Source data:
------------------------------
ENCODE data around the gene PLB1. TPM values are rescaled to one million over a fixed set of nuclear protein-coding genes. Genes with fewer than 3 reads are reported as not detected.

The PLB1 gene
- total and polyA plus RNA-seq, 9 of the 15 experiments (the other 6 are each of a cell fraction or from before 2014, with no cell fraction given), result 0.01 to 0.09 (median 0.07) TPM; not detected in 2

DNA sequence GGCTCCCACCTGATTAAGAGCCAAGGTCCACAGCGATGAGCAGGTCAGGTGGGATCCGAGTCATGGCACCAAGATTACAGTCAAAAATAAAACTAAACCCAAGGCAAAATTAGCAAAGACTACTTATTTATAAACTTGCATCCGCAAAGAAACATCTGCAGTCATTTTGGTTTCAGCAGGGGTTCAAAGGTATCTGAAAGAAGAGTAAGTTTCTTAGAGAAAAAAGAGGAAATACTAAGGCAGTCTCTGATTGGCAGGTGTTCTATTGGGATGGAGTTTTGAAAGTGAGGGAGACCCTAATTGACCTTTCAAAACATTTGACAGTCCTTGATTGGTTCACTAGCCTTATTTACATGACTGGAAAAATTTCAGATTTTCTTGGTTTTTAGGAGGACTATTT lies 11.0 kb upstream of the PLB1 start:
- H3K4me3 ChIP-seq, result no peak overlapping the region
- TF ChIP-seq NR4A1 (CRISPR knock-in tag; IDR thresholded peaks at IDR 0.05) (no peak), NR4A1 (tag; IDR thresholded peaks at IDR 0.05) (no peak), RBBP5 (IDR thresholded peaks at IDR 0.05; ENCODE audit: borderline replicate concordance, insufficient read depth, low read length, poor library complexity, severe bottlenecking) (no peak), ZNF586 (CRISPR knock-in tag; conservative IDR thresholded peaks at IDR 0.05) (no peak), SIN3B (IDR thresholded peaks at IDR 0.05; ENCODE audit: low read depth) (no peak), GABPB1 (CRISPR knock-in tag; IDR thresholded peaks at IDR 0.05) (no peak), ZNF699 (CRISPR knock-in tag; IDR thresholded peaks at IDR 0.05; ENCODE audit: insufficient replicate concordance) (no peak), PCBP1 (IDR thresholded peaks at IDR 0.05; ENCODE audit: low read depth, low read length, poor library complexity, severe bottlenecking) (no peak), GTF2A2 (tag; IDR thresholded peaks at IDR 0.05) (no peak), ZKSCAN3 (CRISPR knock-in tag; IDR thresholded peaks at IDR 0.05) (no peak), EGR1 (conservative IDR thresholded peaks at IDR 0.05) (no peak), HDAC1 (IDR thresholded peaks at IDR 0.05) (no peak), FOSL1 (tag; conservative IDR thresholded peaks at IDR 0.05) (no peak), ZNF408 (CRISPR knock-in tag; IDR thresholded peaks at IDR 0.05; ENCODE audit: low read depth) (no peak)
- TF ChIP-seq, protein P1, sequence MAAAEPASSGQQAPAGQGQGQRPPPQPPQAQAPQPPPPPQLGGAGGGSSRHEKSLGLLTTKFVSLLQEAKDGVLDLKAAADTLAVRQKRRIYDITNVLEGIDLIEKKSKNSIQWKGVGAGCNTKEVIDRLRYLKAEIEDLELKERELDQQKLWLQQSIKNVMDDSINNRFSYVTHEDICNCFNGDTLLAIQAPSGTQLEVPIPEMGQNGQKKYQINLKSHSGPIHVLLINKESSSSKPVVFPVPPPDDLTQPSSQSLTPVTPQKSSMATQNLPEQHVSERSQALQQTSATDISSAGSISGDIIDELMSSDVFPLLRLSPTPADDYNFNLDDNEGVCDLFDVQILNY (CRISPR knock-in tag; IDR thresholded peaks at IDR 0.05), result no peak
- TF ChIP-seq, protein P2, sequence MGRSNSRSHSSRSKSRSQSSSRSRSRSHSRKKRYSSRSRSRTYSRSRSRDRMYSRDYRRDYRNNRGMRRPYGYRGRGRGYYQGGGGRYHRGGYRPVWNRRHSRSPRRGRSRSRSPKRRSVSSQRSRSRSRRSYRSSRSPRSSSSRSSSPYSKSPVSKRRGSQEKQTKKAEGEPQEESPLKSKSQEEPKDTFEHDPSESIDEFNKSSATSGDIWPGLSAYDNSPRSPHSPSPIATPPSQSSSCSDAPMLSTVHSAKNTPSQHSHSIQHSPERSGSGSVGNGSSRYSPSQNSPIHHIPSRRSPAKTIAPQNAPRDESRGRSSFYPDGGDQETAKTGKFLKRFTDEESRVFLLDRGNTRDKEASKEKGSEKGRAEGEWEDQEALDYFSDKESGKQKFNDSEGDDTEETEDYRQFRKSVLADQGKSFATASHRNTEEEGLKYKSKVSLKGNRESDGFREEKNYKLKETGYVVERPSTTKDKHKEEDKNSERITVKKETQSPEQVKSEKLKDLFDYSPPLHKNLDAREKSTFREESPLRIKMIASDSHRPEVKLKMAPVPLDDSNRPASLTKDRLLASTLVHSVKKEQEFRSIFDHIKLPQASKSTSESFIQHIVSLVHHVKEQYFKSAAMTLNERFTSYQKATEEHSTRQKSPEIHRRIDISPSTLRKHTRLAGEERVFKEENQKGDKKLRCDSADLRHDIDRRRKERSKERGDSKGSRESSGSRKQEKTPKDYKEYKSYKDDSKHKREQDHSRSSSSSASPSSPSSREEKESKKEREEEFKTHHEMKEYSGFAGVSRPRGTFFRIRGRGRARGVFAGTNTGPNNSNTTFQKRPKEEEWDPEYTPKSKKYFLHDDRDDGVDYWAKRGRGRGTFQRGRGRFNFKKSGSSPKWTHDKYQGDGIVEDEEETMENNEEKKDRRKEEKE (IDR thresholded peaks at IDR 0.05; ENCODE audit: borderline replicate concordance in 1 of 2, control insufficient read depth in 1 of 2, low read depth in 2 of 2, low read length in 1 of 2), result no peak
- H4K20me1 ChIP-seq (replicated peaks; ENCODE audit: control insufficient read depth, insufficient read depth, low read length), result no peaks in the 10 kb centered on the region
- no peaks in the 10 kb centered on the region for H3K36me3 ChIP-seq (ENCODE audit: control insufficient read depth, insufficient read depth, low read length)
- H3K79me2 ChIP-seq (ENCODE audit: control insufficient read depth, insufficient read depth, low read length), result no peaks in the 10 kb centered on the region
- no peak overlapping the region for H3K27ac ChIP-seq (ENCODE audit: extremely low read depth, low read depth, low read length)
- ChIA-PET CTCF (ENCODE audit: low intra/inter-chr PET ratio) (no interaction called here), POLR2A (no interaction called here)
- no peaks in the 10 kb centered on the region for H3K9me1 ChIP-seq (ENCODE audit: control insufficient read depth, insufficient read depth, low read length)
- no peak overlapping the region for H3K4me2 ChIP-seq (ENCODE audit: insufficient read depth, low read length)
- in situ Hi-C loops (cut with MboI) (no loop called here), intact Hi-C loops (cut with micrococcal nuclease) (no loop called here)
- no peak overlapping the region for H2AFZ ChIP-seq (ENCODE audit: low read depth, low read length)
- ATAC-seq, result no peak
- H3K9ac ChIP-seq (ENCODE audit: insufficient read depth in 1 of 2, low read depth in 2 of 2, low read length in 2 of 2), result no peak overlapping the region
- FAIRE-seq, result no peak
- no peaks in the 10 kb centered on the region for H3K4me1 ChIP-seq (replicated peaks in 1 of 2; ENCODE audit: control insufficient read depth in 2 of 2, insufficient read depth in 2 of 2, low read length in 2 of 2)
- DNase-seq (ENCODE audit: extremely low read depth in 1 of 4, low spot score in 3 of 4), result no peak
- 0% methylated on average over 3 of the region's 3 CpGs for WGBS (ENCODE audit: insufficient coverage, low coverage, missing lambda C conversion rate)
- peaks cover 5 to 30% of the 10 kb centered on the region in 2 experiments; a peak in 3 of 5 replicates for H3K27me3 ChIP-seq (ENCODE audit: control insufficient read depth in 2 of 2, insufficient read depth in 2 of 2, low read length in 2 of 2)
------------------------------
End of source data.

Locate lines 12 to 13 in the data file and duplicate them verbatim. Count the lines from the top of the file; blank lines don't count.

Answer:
- no peak overlapping the region for H3K27ac ChIP-seq (ENCODE audit: extremely low read depth, low read depth, low read length)
- ChIA-PET CTCF (ENCODE audit: low intra/inter-chr PET ratio) (no interaction called here), POLR2A (no interaction called here)